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Cahill's first act was to remove the candidate from the free-fire zone. "The best thing she did was take away John Kerry's cell phone," says an adviser. That's not quite true, but almost. "It's really important to him that his daughters be able to reach him," Cahill says, "but I did definitely cut down on the calls where when you don't like a decision, call John and reopen it. That doesn't happen anymore."
One way that Cahill brought about a truce was to bring in a cadre of Kerry's longtime Boston operatives. They had been shut out by her predecessor, Jim Jordan, who had made no secret of the fact that he regarded most of them as small-time hacks. They held Jordan in equal regard and let Kerry know at every back-channel opportunity. Jordan had also butted heads with media consultant Bob Shrum, who has rarely been on the losing side of an internal battle.
Cahill felt that the Boston allies who had seen Kerry through difficult fights in the past, especially his brutal re-election campaign in 1996, understood the candidate in a way no one else could. Strategist John Marttila started showing up at campaign headquarters three days a week. Pollster Tom Kiley was charged with keeping track of voter opinion in New Hampshire. The press office had cleared out with Jordan, so she brought in Michael Meehan, Kerry's 1996 campaign spokesman, and hired Stephanie Cutter, Kennedy's former spokeswoman. Michael Whouley, one of the most gifted organizers in the party (and a product of St. Peter's parish), also came aboard and agreed to make a quiet reconnaissance trip to Iowa a few days before Thanksgiving. Between Jordan's hires and Cahill's, there were at least two of everythingpollsters, consultants, representatives. But Cahill was able to bring order to it all, she says, "because everybody who was around the table was familiar to me." And she let them all know they had to play by her rules. "There is no dissensionzero," says Whouley. "There is no second-guessingzero. There is no leakingzero."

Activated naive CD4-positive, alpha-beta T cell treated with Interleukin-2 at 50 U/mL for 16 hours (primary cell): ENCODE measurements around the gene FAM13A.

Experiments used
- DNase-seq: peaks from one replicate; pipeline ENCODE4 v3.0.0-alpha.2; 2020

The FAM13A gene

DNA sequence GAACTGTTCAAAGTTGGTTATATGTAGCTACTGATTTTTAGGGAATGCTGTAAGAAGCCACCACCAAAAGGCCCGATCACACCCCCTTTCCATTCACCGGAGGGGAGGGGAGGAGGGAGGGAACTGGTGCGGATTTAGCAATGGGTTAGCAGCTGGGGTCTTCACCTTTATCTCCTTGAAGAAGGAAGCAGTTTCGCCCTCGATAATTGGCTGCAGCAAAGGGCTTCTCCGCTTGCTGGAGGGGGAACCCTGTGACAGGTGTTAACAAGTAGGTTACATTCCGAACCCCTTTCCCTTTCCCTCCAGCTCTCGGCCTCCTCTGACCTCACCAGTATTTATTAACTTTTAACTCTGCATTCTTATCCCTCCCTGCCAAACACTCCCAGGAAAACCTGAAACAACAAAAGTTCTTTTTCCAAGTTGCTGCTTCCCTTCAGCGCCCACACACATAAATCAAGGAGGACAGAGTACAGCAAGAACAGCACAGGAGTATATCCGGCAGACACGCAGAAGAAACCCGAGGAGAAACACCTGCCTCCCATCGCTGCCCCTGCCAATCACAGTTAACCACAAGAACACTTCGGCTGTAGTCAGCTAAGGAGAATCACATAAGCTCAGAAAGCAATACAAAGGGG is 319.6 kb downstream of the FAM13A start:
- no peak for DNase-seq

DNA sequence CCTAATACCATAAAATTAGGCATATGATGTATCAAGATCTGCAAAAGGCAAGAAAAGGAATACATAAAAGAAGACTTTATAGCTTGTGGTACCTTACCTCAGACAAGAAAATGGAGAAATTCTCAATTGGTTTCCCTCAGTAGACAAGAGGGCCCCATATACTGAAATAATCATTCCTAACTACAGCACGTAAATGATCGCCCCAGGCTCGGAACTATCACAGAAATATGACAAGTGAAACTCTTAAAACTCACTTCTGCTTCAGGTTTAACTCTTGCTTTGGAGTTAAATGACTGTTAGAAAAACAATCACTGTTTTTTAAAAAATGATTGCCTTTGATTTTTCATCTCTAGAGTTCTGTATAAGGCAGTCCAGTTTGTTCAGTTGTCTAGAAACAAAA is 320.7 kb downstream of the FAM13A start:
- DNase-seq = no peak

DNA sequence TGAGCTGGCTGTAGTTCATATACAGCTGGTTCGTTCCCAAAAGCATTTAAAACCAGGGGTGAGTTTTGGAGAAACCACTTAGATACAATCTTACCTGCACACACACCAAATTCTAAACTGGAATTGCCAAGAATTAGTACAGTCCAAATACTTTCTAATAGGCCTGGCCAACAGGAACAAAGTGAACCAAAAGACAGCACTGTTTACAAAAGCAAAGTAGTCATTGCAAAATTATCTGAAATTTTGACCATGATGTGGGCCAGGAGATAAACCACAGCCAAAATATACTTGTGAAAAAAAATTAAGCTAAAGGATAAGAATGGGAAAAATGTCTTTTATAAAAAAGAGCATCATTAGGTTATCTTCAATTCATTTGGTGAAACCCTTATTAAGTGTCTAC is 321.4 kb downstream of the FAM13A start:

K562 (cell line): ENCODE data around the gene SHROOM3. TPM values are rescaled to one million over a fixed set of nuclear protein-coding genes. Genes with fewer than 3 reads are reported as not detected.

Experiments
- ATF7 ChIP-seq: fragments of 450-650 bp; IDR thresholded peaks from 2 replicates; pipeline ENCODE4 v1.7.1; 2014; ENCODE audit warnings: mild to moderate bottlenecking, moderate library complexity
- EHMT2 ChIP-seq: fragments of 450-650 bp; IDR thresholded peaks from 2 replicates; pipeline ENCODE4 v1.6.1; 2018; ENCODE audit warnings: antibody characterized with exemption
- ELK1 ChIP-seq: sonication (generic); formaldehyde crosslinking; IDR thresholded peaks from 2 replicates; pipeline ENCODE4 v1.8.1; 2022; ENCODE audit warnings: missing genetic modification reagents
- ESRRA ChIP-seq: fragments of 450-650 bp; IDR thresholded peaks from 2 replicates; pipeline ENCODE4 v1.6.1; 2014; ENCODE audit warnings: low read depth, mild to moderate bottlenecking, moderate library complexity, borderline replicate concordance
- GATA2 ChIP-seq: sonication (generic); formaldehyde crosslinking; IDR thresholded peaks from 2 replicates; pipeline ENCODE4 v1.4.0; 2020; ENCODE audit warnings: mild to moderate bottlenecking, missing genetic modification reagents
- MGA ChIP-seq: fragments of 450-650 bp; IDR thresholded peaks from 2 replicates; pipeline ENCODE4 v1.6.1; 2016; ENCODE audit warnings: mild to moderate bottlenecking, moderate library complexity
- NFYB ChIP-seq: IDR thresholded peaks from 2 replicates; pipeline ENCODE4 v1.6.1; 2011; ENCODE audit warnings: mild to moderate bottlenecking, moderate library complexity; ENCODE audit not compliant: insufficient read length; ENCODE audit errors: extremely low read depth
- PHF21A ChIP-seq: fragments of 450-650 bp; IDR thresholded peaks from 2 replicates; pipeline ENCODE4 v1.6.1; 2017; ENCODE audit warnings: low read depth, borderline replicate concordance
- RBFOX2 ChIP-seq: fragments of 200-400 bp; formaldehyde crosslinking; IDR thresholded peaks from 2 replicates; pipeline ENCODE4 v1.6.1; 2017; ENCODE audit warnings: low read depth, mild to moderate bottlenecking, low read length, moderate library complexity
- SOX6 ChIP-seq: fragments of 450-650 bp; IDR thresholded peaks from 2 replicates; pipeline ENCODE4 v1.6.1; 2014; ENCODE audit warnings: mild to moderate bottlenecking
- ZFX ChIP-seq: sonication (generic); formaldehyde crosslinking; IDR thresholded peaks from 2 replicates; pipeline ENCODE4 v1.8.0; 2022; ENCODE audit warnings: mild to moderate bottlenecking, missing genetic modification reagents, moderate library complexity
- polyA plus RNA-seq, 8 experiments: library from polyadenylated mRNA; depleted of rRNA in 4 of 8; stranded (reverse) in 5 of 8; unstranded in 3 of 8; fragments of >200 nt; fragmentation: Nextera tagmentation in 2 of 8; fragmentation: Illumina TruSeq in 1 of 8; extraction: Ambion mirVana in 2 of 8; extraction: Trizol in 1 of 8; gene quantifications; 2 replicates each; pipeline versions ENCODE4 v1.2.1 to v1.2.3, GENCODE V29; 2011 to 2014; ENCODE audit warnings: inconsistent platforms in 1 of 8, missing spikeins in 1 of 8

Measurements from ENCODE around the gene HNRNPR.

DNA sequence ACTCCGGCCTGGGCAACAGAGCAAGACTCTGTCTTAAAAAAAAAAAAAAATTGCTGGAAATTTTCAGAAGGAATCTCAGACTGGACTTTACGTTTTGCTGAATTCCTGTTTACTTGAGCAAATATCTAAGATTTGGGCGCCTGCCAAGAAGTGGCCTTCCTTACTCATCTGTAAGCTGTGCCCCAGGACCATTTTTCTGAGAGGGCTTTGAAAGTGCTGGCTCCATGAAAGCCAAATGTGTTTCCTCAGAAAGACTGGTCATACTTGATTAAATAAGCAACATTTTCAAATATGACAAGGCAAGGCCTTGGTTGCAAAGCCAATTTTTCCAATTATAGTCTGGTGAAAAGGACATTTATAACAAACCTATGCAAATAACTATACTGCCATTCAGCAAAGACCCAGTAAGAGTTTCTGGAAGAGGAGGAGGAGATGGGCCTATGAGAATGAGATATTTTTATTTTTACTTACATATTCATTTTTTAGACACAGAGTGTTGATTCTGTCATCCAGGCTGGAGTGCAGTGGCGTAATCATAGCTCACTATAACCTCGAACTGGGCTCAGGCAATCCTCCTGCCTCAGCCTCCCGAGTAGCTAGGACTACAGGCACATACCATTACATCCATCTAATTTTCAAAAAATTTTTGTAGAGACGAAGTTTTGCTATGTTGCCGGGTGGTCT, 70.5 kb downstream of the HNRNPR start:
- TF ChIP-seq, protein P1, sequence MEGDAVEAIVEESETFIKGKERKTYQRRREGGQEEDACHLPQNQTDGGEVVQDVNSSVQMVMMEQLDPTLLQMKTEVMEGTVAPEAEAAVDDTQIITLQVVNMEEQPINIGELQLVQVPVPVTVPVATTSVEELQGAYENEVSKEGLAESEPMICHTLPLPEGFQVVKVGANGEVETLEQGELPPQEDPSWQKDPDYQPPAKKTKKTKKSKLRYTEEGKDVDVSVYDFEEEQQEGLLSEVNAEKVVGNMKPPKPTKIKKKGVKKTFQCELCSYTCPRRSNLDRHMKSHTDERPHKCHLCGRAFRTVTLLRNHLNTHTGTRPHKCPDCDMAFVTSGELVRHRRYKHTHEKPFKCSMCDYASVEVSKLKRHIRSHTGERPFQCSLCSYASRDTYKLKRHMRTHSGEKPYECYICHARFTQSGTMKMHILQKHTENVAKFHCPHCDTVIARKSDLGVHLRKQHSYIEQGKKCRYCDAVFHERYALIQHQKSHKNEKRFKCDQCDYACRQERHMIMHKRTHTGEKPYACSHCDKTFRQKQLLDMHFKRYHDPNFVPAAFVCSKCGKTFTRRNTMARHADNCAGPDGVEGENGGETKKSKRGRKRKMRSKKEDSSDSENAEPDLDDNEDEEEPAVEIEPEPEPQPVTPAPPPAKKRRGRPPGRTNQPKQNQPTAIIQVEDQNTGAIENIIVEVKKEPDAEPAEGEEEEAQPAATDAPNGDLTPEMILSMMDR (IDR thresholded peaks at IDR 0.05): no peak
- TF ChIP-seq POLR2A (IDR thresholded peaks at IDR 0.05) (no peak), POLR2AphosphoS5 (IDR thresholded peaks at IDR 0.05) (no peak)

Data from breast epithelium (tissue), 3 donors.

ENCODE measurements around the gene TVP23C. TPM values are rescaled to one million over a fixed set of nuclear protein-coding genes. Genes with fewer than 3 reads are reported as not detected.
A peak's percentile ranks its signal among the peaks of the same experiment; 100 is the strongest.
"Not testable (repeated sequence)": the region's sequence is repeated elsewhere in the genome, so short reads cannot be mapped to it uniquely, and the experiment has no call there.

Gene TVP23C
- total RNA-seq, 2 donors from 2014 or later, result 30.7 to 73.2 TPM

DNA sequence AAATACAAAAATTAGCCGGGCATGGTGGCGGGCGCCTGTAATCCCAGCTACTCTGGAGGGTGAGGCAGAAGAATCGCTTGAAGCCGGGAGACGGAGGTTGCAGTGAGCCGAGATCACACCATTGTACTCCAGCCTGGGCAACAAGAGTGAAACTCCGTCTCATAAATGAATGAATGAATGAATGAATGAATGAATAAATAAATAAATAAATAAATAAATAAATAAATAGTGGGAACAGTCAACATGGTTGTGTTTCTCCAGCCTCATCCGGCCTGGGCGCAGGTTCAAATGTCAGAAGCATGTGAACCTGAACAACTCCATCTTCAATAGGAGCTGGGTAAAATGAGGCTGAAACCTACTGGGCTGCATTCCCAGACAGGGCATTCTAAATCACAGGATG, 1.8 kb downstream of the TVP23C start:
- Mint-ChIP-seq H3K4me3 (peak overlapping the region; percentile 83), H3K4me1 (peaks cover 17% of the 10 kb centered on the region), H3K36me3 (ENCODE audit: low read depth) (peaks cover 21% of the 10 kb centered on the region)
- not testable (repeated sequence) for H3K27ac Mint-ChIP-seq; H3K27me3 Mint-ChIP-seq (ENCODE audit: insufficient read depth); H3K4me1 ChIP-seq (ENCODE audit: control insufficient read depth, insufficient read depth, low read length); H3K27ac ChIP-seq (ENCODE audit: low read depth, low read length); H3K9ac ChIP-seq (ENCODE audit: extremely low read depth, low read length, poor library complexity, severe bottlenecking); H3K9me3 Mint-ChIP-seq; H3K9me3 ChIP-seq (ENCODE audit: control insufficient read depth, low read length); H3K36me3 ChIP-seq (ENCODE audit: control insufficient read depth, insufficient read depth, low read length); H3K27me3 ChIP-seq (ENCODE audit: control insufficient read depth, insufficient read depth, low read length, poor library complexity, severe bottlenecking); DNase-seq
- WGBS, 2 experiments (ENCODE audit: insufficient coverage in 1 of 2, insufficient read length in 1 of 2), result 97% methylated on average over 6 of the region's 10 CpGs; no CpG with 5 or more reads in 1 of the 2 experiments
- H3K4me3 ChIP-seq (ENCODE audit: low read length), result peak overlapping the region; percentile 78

Cahill beefed up the campaign's outreach to veterans and decreed an end to the gimmick of posing Kerry on a Harley at nearly every campaign stop. She bluntly told the candidate he had to quit sounding as if he were on the Senate floor and start showing some fire. But her first big strategic move made hardly any sense at all to anyone who wasn't at Cahill's table. With Kerry trailing in New Hampshire, campaign staff members would look instead to Iowa's caucuses the week before to give them a bank shot. "We knew that Dean didn't have what he said he did [in Iowa]," Cahill recalls. "We knew they did not have on the ground what they said they had. It was never real."
So she pulled resources from other states and sent them to the Midwest. "We were running in Iowa an absolutely classic caucus operation," she says. "We were just methodically finding our voters and getting them to the polls." But that meant leaving Kerry's New Hampshire backyard nearly unattended, except for appearances by his wife Teresa Heinz Kerry and his campaign chairwoman, former New Hampshire Governor Jeanne Shaheen. It wasn't easy to watch Kerry drop steadily in the public polls in a state that everyone knew he needed to win. Staff members on the floor below could hear Cahill's reaction each morning when the public polls would reach her computer screen. They called it "the 10:30 scream."
The gut check for both Cahill and Kerry came in early December, when she made a quiet Sunday-afternoon visit to the Senator and his wife at their Louisburg Square town house in Boston and laid out the grim financial reality of their situation. "It was very clinical," she recalls. "Here are the facts. Here's what we need." What they needed was a lot more money, and they weren't going to get it unless Kerry took out a mortgage on the very house in which they were meeting. The problem wasn't that he couldn't swing the $6.4 million loan. It was that he would be sending a message to the political establishment that John Kerry was scraping bottom and no one was willing to throw him a life preserver. "That was obviously a moment when you decide that you believe in what you are doing enough to really put some high stakes on it," Kerry says now. "I did, and I think she knew it."
It turned out that every bet they made has paid offat least so far. Visit Kerry's campaign headquarters these days, and those desperate times of less than three months ago seem like something from a misty past. One morning last week found the campaign's finance chief, Louis Susman, wandering through the buzzing hallways and asking if anyone could spare him a phone line. Which is why one of Cahill's next jobs is to find a new headquarterssay, one where she won't blow the circuit on the computers when she plugs in her space heater. Kerry still has to win the nomination, and Cahill takes nothing for granted. "The thing that is so clear about this election cycle is that you just have to keep on keeping on, because who knows what is going to happen?" she says, flicking into the trash one of the Nicorette gum wrappers that Shrum is always leaving around her office. "It's the completely unglamorous fundamentals."